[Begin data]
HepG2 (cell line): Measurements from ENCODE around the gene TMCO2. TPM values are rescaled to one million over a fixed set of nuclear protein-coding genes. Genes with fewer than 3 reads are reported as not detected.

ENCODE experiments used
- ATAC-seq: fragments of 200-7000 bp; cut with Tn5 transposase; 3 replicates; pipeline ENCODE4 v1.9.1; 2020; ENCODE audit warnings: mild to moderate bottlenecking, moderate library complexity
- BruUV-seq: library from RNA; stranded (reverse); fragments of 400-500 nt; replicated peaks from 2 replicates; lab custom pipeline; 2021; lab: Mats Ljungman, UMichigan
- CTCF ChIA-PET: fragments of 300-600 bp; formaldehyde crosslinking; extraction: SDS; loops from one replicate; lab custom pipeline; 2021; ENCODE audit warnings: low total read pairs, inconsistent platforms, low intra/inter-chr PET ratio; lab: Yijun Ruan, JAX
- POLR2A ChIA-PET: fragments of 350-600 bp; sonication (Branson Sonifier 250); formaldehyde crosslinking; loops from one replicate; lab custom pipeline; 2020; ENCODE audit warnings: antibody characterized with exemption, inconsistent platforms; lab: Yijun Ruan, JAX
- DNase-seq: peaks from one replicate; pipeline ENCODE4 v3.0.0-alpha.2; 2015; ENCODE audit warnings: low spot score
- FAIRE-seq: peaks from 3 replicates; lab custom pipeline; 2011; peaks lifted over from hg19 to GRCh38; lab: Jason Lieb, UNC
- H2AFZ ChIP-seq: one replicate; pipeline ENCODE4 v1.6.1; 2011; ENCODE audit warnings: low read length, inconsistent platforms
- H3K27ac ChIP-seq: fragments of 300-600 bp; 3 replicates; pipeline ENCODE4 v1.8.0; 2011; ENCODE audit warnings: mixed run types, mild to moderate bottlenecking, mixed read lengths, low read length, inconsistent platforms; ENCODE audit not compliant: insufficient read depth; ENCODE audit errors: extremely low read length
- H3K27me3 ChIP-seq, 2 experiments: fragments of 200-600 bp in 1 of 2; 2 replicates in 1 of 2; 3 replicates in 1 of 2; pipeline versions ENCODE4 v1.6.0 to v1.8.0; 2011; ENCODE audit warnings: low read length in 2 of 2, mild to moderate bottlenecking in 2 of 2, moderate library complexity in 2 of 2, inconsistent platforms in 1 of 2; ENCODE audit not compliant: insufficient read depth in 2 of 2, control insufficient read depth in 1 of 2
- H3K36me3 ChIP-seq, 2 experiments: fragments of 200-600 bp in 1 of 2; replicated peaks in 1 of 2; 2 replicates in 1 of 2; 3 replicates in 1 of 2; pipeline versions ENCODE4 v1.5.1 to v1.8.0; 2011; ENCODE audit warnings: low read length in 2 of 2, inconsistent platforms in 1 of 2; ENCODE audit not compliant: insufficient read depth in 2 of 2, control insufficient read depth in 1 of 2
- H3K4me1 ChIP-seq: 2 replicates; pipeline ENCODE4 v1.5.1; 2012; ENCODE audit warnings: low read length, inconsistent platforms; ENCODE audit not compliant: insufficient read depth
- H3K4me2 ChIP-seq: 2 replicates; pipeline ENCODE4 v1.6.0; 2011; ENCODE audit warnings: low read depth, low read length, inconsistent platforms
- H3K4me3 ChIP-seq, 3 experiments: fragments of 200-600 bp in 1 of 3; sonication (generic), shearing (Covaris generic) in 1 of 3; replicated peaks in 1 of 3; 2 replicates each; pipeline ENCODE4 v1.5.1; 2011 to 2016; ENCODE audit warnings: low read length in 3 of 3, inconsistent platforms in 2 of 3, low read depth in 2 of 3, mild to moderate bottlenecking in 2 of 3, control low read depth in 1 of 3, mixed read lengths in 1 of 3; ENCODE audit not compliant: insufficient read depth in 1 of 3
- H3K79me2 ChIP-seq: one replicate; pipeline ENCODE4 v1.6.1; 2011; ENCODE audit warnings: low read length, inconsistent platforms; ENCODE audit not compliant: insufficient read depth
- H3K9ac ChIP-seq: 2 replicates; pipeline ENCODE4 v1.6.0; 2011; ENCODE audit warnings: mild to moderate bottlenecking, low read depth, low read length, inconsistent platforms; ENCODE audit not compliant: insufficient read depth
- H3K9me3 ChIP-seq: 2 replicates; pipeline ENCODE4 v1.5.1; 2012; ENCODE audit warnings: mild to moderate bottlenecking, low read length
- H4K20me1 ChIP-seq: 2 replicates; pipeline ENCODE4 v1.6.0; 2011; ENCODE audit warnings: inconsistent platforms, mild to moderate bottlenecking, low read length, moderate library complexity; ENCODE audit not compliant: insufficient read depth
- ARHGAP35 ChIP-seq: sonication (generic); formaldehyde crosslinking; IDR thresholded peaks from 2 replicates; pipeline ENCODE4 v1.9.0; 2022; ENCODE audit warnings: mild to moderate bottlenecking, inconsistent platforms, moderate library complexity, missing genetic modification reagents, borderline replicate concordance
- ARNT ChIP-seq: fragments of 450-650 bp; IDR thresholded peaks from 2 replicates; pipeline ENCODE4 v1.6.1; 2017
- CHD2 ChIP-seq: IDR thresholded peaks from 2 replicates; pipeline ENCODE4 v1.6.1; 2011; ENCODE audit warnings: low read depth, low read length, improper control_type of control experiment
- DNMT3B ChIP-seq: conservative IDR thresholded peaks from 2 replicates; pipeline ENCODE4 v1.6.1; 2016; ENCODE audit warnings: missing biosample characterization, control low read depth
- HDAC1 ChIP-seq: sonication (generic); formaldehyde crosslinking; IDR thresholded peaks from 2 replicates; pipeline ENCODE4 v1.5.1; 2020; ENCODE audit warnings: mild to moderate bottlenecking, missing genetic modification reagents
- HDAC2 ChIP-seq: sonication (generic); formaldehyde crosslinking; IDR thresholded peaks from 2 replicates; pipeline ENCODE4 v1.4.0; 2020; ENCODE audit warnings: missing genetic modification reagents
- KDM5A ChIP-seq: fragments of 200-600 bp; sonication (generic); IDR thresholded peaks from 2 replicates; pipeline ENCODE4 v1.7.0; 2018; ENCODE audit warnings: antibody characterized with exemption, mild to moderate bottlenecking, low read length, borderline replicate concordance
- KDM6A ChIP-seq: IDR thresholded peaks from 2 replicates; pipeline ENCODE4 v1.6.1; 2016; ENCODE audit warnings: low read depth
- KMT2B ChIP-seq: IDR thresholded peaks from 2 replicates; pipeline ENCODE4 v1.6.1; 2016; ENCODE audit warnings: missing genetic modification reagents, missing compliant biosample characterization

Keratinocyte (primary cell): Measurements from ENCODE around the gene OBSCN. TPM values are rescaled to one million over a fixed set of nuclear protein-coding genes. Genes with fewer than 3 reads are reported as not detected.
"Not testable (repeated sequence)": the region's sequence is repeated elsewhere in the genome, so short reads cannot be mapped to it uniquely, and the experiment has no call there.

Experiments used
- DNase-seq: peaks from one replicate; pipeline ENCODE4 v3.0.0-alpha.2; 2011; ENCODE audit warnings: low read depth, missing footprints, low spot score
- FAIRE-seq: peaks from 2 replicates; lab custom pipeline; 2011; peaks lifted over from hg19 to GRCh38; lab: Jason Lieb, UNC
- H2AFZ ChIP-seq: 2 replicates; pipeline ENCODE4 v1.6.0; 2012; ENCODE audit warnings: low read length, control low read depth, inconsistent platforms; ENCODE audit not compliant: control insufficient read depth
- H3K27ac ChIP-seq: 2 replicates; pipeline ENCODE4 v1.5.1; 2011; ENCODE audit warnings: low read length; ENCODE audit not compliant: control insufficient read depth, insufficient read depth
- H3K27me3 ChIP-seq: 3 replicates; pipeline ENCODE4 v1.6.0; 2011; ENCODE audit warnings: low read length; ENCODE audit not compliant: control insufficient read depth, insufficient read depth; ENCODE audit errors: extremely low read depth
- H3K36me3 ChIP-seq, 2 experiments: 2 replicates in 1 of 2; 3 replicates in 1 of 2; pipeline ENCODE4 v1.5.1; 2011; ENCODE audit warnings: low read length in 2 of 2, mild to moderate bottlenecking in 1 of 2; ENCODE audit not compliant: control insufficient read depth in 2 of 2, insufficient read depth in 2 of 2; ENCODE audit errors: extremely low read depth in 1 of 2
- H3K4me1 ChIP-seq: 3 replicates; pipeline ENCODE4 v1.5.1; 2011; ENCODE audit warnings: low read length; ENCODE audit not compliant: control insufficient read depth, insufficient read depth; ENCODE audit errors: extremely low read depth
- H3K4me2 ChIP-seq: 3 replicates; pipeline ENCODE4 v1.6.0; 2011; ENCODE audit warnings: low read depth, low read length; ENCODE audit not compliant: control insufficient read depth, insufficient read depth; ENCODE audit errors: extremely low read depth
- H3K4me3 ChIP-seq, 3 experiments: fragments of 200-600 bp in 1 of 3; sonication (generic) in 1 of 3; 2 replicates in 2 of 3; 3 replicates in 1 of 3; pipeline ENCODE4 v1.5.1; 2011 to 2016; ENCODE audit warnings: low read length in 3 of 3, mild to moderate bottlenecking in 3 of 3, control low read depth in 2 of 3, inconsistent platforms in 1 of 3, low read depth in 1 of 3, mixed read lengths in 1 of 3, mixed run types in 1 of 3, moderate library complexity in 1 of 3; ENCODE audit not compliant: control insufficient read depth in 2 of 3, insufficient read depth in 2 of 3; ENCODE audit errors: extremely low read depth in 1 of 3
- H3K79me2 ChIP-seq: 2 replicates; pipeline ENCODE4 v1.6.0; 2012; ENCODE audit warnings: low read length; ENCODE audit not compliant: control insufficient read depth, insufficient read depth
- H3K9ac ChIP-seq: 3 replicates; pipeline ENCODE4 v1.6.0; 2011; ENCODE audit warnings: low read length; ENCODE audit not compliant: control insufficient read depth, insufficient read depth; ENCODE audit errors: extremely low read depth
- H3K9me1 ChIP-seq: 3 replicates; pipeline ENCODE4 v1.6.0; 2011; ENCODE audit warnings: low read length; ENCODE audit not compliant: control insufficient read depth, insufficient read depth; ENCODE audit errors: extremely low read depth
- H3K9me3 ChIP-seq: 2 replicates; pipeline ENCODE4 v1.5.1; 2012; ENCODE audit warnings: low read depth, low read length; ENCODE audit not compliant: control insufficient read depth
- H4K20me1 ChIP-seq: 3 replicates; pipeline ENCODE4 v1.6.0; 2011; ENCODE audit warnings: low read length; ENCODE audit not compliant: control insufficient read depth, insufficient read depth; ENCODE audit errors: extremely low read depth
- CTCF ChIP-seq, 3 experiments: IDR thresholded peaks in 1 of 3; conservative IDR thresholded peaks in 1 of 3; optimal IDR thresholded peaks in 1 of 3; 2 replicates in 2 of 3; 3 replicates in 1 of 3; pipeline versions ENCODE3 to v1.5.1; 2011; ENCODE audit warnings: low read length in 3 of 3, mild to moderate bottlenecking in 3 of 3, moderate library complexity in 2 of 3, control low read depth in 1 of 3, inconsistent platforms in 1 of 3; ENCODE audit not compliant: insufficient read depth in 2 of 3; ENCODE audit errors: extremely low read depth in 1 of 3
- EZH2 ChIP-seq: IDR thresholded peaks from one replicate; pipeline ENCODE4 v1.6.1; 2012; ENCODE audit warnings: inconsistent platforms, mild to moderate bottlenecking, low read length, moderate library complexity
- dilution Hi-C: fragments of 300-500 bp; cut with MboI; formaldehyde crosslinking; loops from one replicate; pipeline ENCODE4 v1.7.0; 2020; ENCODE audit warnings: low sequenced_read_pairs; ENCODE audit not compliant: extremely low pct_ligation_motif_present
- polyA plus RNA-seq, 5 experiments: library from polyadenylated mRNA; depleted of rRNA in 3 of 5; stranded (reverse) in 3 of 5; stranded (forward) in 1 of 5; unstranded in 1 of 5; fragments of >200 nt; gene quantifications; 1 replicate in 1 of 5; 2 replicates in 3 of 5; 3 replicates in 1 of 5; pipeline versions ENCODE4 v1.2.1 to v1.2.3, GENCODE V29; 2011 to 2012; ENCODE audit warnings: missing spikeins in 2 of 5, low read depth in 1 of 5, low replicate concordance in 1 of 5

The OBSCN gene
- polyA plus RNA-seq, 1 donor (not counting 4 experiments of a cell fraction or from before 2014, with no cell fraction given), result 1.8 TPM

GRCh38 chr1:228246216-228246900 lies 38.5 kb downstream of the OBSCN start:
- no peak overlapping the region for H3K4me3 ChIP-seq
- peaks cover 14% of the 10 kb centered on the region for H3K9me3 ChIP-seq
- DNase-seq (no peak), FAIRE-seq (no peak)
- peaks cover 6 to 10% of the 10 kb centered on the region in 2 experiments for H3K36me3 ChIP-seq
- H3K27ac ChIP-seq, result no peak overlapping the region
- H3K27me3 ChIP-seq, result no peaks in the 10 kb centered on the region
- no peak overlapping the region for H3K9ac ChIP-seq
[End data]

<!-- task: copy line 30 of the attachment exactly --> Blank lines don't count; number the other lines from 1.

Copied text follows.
"Not testable (repeated sequence)": the region's sequence is repeated elsewhere in the genome, so short reads cannot be mapped to it uniquely, and the experiment has no call there.